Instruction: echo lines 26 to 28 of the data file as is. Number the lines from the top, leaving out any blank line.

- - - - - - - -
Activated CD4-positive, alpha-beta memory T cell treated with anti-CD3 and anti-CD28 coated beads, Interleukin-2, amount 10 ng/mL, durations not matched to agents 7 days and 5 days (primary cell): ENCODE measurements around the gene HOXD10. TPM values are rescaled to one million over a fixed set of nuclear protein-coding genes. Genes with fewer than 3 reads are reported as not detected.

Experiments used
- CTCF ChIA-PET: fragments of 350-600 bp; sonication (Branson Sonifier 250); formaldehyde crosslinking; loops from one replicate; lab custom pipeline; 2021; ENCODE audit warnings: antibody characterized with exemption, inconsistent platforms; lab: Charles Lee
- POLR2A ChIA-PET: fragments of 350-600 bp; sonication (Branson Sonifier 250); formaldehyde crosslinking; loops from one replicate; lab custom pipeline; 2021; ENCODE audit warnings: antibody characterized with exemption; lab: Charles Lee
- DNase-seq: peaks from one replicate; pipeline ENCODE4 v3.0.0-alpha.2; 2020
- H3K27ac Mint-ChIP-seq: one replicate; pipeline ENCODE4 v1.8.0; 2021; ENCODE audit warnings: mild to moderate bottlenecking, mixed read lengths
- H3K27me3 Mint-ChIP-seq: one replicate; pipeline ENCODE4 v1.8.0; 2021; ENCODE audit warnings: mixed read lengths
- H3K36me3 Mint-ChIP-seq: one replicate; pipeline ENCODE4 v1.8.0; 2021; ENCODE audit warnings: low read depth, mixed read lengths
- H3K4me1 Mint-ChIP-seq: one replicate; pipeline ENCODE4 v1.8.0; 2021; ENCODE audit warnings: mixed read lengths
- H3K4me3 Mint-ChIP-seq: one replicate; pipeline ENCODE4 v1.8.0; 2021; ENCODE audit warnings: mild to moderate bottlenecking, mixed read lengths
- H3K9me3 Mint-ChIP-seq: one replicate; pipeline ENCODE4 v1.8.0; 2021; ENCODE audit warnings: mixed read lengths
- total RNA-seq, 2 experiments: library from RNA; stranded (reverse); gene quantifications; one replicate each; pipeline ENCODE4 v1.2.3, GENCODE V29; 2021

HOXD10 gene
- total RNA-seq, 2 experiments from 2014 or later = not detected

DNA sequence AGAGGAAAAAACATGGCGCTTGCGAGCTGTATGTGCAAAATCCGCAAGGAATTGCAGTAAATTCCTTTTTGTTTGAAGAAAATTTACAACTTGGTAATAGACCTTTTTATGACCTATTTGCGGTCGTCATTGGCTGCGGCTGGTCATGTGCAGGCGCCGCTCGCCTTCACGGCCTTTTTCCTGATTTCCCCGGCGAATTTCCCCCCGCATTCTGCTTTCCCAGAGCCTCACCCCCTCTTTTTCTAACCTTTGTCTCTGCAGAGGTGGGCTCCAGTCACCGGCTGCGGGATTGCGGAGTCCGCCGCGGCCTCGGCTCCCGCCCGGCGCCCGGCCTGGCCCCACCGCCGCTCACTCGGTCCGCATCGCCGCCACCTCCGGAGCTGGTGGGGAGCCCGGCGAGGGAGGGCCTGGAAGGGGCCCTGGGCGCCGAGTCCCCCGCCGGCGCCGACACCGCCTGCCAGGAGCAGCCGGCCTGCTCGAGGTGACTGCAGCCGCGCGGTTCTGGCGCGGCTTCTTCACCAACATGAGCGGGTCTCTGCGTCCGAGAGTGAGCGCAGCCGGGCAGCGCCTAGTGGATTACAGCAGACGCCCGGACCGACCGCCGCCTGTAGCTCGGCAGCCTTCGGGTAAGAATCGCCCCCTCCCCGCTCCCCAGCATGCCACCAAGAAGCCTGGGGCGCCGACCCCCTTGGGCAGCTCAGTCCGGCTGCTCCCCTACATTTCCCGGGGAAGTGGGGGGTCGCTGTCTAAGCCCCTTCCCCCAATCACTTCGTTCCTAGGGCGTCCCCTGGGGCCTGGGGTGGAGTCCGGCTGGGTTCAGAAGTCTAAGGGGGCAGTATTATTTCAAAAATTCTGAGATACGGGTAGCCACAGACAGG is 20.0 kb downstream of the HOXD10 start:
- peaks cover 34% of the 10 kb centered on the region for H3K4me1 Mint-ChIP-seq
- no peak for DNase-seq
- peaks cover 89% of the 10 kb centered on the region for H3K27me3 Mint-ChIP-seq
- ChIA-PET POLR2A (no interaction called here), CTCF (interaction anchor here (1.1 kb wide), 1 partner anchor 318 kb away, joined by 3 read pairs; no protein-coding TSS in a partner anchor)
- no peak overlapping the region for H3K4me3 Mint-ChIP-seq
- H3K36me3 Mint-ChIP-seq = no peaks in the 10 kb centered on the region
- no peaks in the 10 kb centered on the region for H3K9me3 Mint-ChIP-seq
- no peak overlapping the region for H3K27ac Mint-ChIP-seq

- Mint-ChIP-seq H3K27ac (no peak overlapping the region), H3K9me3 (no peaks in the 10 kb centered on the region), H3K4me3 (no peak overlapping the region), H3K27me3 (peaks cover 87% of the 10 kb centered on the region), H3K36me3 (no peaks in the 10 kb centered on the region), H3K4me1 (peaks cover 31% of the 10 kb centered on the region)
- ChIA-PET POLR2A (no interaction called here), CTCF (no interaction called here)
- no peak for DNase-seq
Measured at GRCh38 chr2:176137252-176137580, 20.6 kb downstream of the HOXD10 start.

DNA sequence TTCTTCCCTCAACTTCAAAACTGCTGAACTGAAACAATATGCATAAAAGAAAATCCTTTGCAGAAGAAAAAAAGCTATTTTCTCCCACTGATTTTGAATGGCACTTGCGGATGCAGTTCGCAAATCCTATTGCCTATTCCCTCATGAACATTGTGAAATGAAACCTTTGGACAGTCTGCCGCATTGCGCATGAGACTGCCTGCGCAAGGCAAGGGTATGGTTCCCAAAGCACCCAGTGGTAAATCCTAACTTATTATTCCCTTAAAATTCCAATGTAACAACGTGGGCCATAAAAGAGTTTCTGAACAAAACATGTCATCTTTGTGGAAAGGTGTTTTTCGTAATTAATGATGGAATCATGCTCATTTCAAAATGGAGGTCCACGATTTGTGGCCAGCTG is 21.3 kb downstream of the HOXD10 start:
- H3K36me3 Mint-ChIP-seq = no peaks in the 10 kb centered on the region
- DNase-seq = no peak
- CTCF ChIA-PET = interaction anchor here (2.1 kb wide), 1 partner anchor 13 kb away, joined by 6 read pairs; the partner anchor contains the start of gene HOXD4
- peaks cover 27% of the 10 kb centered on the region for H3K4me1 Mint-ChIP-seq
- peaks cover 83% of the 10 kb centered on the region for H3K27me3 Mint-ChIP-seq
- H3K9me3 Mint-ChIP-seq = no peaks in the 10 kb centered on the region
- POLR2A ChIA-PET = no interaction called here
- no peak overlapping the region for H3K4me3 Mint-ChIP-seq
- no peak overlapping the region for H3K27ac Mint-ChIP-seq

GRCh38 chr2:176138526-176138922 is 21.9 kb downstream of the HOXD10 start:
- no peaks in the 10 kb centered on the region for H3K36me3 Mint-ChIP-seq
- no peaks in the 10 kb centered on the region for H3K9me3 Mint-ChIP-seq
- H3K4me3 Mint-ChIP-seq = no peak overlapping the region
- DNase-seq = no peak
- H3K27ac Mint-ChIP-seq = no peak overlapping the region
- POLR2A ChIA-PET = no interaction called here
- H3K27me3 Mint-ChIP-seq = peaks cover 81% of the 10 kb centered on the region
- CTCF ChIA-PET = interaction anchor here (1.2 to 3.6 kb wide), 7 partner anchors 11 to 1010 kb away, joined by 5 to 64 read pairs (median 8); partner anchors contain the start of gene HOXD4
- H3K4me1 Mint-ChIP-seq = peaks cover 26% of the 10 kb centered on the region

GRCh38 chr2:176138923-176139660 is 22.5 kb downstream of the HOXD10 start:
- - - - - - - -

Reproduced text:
- no peak for DNase-seq
Measured at GRCh38 chr2:176137252-176137580, 20.6 kb downstream of the HOXD10 start.

DNA sequence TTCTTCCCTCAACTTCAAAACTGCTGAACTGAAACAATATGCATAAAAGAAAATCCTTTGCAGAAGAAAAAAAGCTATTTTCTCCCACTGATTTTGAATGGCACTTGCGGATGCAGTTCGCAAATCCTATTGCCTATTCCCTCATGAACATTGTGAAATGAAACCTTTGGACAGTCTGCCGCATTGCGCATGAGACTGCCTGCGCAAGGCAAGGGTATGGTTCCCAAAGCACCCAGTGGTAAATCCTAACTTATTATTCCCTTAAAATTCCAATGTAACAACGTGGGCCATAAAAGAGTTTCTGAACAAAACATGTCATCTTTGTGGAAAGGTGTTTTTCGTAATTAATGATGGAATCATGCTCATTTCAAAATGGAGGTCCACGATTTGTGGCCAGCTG is 21.3 kb downstream of the HOXD10 start: